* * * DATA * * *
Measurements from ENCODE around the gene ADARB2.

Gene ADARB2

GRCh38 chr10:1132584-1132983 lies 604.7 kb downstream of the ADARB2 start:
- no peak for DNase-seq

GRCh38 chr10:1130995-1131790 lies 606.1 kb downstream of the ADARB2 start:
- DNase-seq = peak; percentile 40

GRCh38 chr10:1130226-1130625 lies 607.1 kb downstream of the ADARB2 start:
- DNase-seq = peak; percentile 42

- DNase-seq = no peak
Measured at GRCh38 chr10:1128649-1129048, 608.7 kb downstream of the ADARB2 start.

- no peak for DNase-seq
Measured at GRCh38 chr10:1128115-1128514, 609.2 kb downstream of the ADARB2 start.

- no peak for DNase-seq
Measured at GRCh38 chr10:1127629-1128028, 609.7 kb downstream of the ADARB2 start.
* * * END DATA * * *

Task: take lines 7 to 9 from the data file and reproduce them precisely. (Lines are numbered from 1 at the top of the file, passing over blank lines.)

GRCh38 chr10:1130226-1130625 lies 607.1 kb downstream of the ADARB2 start:
- DNase-seq = peak; percentile 42

- DNase-seq = no peak